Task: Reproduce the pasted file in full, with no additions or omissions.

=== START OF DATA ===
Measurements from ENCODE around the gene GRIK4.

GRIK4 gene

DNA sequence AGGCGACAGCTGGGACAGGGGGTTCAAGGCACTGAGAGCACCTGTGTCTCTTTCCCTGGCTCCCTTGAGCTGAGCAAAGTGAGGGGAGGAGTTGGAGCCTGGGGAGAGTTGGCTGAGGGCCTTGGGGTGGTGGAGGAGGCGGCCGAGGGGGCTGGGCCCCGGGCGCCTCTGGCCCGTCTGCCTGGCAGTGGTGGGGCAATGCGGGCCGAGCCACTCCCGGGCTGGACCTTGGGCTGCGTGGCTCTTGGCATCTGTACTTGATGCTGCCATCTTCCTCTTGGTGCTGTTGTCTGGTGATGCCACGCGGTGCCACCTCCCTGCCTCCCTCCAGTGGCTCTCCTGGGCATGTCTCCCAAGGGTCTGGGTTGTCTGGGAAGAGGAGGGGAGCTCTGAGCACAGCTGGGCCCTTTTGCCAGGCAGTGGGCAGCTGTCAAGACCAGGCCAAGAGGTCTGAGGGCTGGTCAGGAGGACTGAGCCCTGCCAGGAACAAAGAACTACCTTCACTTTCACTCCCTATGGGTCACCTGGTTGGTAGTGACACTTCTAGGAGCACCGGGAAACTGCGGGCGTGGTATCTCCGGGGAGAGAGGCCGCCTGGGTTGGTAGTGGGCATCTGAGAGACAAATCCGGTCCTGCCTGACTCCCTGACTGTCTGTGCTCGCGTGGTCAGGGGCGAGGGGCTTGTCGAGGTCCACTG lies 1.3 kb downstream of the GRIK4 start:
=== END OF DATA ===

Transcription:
Measurements from ENCODE around the gene GRIK4.

GRIK4 gene

DNA sequence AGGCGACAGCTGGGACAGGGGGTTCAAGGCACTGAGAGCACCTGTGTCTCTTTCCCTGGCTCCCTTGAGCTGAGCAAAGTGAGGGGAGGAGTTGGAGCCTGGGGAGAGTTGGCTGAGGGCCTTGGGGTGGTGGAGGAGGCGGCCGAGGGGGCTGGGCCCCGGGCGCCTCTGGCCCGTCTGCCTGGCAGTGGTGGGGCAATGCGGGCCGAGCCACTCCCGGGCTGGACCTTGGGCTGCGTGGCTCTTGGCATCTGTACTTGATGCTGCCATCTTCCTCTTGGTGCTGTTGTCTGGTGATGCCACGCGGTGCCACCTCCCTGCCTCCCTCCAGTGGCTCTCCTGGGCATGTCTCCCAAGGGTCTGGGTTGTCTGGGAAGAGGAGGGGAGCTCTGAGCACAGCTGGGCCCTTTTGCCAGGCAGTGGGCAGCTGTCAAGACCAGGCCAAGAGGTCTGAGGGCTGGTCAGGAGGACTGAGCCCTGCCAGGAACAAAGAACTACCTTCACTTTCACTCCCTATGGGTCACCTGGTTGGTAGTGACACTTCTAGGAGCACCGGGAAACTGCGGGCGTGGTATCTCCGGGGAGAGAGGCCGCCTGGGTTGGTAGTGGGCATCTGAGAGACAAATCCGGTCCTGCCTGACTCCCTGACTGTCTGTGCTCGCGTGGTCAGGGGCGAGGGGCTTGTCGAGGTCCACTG lies 1.3 kb downstream of the GRIK4 start: